This semi-autobiographical novel chronicles the seven years Segal spent in England after fleeing from her native Austria on the Kindertransport, a train carrying hundreds of Jewish children to safety from Hitler’s looming threat. Living with a number of different families over the years, Lore is tasked with writing to potential sponsors in the hopes of bringing her parents to England. As the world gets closer to war, Lore finds herself fighting for the survival of her family.
Clifford’s Blues, by John A. Williams
This novel tells the story of a gay, black man swept into the horrors of the holocaust, bringing to light the largely forgotten experiences of those sent to concentration camps for “sexual deviance.” Clifford makes his name as a jazz pianist in Harlem before moving to the sexually liberated city of Berlin. But as the Nazi party rises to power, the liberal society disappears. Clifford is arrested for homosexuality and transported to the Dachau concentration camp, where he must fight every day for his survival in the face of terrible circumstances.
Auschwitz Belongs to Us All, by Marta Ascoli
Half-Jewish Marta Ascoli was forced into the Nazi concentration camps at age 17. She survived San Sabba—the only Nazi camp in Italy—then Auschwitz, Birkenau, and Bergen-Belsen. After witnessing and surviving so much horror, she decided to commit suicide by forcing a guard to shoot her as she attempted an escape. For some reason, the officer held fire. She tells her story in this incredible memoir.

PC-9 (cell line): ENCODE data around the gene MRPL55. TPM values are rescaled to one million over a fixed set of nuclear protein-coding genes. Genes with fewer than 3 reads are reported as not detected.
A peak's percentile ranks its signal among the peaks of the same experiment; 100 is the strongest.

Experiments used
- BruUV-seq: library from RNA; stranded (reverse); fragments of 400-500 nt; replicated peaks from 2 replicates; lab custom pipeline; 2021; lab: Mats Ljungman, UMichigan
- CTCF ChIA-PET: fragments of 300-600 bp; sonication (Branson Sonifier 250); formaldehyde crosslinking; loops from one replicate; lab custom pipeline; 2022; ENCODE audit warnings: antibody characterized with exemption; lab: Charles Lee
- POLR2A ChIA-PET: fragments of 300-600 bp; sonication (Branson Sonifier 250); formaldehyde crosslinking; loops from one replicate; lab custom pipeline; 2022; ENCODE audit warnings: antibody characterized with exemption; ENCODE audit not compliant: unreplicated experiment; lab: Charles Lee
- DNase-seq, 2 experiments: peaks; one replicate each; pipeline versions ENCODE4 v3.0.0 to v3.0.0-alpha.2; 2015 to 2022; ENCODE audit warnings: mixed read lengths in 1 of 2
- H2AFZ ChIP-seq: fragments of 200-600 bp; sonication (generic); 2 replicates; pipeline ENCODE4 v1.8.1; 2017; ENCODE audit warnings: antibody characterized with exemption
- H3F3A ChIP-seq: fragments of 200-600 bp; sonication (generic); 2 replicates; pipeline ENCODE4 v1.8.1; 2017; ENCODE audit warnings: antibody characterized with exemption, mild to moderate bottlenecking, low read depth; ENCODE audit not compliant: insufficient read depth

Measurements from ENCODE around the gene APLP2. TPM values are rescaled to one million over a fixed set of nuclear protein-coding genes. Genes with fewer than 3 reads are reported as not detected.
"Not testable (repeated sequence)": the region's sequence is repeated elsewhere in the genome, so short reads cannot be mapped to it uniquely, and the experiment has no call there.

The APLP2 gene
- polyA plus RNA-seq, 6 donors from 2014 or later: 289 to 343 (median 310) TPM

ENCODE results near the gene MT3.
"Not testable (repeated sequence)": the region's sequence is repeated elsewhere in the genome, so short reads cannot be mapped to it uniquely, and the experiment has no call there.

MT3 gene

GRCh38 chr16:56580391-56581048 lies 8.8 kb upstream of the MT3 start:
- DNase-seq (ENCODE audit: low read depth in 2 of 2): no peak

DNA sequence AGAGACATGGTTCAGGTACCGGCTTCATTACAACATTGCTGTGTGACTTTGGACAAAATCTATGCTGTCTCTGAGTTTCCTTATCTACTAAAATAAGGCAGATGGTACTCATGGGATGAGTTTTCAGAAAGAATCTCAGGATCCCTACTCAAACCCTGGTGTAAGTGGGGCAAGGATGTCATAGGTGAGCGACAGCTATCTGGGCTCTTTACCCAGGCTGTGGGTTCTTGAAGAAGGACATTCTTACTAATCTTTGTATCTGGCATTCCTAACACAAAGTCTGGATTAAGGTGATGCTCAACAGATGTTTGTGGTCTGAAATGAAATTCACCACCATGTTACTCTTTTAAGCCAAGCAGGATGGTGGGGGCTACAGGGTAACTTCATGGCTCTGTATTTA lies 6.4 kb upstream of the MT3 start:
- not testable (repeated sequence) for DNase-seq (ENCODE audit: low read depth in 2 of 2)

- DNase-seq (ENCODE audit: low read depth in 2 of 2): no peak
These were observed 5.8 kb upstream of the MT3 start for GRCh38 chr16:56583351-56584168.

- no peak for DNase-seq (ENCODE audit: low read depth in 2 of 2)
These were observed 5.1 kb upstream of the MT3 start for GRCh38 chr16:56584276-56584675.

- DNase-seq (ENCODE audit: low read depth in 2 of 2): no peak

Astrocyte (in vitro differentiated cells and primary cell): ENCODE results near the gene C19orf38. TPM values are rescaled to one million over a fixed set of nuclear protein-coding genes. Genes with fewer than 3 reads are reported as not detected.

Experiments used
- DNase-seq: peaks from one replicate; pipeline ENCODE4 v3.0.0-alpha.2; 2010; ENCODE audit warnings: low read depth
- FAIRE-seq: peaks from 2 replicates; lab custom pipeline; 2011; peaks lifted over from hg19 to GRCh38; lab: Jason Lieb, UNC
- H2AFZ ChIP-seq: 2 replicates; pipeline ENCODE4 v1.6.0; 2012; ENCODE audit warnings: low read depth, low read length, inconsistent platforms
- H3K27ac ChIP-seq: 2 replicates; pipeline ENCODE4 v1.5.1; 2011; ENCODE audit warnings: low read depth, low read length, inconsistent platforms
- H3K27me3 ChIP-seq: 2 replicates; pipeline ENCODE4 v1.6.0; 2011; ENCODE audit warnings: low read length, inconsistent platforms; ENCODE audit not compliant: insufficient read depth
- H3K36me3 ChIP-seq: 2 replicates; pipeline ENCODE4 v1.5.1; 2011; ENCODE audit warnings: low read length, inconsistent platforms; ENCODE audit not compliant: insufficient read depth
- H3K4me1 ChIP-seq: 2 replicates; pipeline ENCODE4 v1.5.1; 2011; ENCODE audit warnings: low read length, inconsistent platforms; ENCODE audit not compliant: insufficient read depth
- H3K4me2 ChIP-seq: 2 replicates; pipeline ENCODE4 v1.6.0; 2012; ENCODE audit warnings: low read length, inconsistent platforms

Fragments of Isabella, by Isabella Leitner
In 1944, Isabella was living in the ghetto in Kisvárda, Hungary with her family. That May, the ghetto was emptied and all of the inhabitants were rounded up and transported to Auschwitz. This powerful memoir was written 30 years after the end of the war, and describes the horror of the camps—and the indomitable spirits of Isabella and her sisters as they waged a daily battle for survival.
The Last Jew in Treblinka, by Chil Rajchman
Chil arrived at the extermination camp at Treblinka in 1942. There, he—like so many others—saw unimaginable horrors. He was forced to work as a barber and a dentist at the camp—though in this setting, a “barber” shaved the head of the prisoners, and a “dentist” was the person who removed gold fillings from corpses. After nearly a year, Chil managed to escape from Treblinka. This is the only eyewitness account of the horrifying Polish extermination camp.
An Underground Life, by Gad Beck
As a gay, half-Jewish man, Gad Beck was doubly targeted under the Nazi regime. But—aided by his Christian relatives and a great deal of luck—he managed to stay in Berlin throughout the holocaust, and remained an active member of the Jewish Resistance movement throughout the war. His memoir is a fascinating, surprising glimpse into the lives of the Jews who managed to avoid the initial deportations and went underground, and of a young man coming of age in a violent, volatile world.
Rena’s Promise, by Rena Kornreich Gelissen
The first all-Jewish transport to Auschwitz, which consisted entirely of women and girls, took place in 1942. Onboard was 17-year-old Rena Gelissen. At Auschwitz, she was reunited with her sister. In the face of great horror, the women in the camp made desperate, fleeting human connections with one another that were vital in their efforts to survive. Gelissen’s memoir offers one of the rare accounts of women in the concentration camps.
Alma Rosé, by Richard Newman and Karen Kirtley
A highly successful violinist, Alma Rosé had founded her own women’s orchestra and traveled throughout Europe to perform before turning 30. Though she was able to escape the Nazis initially, in 1943 she was captured and taken to Auschwitz, where she was placed in control of the camp’s Women’s Orchestra. This biography is a story of a fascinating woman, who used the little power she was given to try to save the lives of the young terrified musicians who became her charges.